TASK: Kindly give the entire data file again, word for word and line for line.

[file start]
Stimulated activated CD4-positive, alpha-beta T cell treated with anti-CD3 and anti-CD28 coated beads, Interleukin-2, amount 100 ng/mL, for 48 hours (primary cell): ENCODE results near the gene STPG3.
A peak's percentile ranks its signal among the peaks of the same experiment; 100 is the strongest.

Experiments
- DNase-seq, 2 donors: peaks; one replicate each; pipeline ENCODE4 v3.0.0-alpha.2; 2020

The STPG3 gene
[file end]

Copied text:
Stimulated activated CD4-positive, alpha-beta T cell treated with anti-CD3 and anti-CD28 coated beads, Interleukin-2, amount 100 ng/mL, for 48 hours (primary cell): ENCODE results near the gene STPG3.
A peak's percentile ranks its signal among the peaks of the same experiment; 100 is the strongest.

Experiments
- DNase-seq, 2 donors: peaks; one replicate each; pipeline ENCODE4 v3.0.0-alpha.2; 2020

The STPG3 gene